With tears running down her cheeks she told us of how, to her shame, one week it got too much for her and she told the soldiers that she was no longer a believer, so that they would leave her alone. When they left she told us of how she wept and wept because, like Peter, she had denied her Lord. She prayed for forgiveness and strength.

The next week the soldiers returned to beat the Christians and were leaving her alone. She went up to them and told them that she had been weak when she denied being a follower of Jesus, but she had asked him to forgive her and he had, so they had better include her in the beatings again. She told them that even though they beat her every week for the rest of her life she would not stop following Jesus.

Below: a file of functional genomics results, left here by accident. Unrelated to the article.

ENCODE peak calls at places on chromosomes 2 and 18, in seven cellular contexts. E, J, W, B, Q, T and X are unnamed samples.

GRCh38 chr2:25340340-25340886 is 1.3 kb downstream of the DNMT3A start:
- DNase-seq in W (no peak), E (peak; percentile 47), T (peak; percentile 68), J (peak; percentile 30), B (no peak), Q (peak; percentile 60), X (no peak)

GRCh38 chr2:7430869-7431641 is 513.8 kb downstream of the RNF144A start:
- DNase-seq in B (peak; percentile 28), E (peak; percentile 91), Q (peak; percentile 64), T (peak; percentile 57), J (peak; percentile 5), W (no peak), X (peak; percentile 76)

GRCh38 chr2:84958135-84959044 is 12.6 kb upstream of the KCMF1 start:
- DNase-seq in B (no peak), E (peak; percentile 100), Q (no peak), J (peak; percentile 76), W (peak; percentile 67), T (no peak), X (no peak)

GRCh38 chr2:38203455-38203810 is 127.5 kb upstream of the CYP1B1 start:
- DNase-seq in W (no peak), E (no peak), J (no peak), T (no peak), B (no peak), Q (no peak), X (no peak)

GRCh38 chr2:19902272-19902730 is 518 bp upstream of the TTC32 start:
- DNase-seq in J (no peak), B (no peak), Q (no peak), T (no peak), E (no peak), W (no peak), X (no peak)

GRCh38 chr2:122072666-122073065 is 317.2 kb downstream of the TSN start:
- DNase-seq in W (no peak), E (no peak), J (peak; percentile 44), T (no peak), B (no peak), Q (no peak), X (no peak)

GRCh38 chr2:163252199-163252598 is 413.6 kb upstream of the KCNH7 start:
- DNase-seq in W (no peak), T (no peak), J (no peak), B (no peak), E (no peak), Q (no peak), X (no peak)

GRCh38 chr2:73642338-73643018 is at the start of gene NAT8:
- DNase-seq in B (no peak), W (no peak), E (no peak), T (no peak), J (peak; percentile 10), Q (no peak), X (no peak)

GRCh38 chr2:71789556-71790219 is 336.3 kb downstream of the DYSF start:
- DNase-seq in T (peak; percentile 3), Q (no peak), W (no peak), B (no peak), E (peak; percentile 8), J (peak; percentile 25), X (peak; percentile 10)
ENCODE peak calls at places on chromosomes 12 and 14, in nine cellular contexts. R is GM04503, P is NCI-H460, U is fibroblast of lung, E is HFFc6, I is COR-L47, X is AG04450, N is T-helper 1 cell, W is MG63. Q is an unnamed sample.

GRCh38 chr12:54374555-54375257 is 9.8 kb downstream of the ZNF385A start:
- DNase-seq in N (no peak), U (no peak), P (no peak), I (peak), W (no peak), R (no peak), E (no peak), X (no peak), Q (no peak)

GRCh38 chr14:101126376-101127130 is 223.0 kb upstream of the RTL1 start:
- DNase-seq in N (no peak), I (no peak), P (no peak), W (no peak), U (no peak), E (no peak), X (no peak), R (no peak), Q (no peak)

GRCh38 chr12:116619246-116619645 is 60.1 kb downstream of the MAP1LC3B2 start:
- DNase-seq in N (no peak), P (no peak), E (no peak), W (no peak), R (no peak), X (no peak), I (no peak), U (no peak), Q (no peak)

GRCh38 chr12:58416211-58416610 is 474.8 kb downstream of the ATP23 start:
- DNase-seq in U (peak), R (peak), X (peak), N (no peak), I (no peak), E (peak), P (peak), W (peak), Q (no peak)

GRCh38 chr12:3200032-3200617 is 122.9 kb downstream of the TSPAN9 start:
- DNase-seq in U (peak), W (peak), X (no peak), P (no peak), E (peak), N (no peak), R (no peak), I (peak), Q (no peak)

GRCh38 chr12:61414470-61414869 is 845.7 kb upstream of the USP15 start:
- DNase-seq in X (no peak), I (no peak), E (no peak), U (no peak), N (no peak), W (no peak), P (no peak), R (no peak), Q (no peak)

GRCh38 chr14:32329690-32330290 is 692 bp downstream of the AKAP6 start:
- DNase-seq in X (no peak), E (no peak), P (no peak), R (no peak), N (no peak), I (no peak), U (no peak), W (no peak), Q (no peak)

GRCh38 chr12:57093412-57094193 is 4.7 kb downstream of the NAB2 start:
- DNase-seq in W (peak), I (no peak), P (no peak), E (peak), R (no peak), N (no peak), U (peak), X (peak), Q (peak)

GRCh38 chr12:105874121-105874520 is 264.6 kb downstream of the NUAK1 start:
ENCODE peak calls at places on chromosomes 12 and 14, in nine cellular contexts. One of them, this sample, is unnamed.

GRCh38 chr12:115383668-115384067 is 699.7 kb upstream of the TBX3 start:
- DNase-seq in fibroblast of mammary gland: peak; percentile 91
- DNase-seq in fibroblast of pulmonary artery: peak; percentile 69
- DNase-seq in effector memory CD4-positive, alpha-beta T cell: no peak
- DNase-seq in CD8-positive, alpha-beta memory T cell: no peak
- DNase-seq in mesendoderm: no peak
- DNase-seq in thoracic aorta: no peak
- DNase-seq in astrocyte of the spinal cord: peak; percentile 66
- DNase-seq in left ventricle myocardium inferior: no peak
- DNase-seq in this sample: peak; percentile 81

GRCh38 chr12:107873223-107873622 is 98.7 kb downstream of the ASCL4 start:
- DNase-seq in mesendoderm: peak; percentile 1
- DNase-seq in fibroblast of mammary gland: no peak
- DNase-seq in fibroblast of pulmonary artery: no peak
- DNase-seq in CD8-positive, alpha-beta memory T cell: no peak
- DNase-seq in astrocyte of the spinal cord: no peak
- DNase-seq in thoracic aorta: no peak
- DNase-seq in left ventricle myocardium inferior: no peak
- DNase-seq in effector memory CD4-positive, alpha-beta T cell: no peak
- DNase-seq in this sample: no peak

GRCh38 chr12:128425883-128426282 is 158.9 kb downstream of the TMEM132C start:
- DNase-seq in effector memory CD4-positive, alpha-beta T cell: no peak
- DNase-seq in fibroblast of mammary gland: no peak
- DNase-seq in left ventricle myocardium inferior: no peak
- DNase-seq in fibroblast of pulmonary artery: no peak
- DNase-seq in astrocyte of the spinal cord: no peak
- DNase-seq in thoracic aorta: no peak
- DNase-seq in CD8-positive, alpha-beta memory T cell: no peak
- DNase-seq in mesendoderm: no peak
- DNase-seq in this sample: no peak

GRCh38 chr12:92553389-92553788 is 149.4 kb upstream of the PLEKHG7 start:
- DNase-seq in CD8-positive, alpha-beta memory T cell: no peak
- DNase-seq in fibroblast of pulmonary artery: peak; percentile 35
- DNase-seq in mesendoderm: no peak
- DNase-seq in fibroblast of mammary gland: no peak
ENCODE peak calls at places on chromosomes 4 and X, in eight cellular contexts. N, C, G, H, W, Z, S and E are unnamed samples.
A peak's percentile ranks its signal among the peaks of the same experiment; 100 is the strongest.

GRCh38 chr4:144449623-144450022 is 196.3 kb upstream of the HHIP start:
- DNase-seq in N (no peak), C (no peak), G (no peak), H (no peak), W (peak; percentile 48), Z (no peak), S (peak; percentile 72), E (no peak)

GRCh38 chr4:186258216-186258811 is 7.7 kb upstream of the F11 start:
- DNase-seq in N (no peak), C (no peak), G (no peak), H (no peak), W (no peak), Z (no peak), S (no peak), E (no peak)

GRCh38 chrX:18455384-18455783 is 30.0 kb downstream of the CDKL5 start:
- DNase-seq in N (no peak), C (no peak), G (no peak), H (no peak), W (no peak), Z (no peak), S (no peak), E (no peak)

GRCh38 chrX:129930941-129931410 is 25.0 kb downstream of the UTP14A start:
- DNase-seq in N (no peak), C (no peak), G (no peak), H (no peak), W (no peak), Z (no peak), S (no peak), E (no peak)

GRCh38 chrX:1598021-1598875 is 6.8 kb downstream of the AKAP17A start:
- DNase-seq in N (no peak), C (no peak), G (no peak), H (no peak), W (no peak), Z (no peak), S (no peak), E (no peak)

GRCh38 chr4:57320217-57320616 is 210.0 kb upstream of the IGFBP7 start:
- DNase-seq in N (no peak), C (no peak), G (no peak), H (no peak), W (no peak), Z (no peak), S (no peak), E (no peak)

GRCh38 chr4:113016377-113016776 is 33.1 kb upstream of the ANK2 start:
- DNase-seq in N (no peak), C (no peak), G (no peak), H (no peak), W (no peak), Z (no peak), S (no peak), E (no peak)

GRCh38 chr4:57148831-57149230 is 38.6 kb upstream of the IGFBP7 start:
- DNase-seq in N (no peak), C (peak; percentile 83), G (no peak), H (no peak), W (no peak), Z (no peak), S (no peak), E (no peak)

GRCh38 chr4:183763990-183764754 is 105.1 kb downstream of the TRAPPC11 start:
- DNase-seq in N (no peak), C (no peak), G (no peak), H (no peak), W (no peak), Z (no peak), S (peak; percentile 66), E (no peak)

The soldiers left, and never returned.

What a wonderful woman! What incredible bravery, honesty and faith.

Later in our ‘tour’ we went to a Buddhist Temple as tourists. I was fascinated with how the Chinese people were buying temple currency and then taking it up and placing it before a Buddhist Priest, who had his head bowed in prayer. I was told that this was to buy prayers for themselves or for those for whom they were concerned. I was also told that the temple currency was recycled and sent back to the place where people were buying it to be bought again.

I moved from where we were stood and managed to get a view behind the table where the money was laid and see the priest who was bowed in prayer.

Except he was not praying.

He had his phone out in front of him, under the table, and was busy texting. I presume he was not texting prayers to Buddha!